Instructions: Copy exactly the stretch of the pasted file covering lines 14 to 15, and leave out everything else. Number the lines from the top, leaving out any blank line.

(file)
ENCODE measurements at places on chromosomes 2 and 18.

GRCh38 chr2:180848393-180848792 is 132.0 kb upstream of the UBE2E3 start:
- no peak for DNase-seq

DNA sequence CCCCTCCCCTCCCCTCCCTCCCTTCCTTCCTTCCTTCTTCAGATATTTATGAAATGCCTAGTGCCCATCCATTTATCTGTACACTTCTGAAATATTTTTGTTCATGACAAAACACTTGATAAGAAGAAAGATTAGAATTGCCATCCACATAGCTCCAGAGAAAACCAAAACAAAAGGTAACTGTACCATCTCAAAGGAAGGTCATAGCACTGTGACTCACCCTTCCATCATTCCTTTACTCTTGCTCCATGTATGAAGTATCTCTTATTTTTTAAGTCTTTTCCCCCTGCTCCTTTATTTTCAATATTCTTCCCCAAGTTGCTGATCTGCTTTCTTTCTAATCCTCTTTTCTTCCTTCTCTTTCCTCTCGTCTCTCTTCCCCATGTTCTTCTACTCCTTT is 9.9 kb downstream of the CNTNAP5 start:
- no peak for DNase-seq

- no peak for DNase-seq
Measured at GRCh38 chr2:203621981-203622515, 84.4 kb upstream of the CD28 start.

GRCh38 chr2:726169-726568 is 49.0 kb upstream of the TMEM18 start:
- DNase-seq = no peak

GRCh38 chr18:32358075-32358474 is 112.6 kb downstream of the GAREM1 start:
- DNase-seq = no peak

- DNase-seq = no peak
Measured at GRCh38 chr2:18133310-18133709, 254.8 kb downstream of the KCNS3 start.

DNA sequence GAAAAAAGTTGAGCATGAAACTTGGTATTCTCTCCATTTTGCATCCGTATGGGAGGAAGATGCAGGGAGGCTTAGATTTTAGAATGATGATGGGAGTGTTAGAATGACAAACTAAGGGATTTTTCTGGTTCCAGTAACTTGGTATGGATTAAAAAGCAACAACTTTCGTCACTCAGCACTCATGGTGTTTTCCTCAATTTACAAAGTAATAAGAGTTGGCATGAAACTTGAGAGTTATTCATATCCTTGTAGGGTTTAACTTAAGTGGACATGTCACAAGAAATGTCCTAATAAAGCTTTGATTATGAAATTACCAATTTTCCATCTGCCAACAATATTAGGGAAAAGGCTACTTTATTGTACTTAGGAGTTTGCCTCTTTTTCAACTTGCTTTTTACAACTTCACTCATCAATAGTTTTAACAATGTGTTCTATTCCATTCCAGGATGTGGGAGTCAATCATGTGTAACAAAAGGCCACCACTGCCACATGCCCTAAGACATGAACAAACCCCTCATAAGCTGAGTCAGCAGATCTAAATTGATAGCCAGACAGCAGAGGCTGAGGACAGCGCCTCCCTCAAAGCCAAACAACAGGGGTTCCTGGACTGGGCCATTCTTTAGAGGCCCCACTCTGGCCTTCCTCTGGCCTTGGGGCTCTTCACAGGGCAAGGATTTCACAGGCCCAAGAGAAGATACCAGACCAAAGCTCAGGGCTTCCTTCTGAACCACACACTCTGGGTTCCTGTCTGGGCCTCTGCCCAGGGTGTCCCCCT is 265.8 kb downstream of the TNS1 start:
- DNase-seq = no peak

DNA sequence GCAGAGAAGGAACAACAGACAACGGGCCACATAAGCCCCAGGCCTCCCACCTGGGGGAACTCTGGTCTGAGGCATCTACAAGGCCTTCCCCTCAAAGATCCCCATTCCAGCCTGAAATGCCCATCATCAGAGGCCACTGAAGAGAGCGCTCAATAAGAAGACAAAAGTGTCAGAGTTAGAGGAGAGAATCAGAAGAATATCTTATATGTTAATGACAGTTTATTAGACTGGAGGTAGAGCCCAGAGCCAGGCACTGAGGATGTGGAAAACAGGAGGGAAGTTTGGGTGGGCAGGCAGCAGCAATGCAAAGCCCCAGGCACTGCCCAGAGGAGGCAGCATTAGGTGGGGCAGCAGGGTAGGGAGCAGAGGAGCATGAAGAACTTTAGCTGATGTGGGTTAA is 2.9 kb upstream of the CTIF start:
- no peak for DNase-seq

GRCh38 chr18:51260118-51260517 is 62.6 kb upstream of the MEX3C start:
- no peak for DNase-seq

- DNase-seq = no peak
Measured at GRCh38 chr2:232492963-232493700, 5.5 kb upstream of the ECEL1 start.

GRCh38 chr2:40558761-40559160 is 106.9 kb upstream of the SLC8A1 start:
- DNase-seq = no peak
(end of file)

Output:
DNA sequence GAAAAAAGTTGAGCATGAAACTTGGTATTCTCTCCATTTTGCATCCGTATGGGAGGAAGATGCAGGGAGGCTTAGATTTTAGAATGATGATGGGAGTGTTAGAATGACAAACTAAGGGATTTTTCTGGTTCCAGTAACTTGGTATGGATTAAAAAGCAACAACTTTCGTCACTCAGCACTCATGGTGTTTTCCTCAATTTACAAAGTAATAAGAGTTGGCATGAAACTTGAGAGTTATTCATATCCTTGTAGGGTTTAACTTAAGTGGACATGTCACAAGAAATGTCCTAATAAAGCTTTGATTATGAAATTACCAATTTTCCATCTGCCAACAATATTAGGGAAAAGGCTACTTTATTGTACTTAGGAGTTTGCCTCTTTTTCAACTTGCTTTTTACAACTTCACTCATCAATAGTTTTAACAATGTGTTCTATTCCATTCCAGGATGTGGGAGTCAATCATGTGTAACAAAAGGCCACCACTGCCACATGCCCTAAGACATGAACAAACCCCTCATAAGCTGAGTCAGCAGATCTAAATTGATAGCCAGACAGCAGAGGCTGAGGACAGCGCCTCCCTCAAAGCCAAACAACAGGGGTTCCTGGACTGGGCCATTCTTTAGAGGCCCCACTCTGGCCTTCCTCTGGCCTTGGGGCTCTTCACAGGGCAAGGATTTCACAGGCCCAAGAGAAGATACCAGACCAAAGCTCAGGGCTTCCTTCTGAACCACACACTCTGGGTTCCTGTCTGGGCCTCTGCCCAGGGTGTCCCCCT is 265.8 kb downstream of the TNS1 start:
- DNase-seq = no peak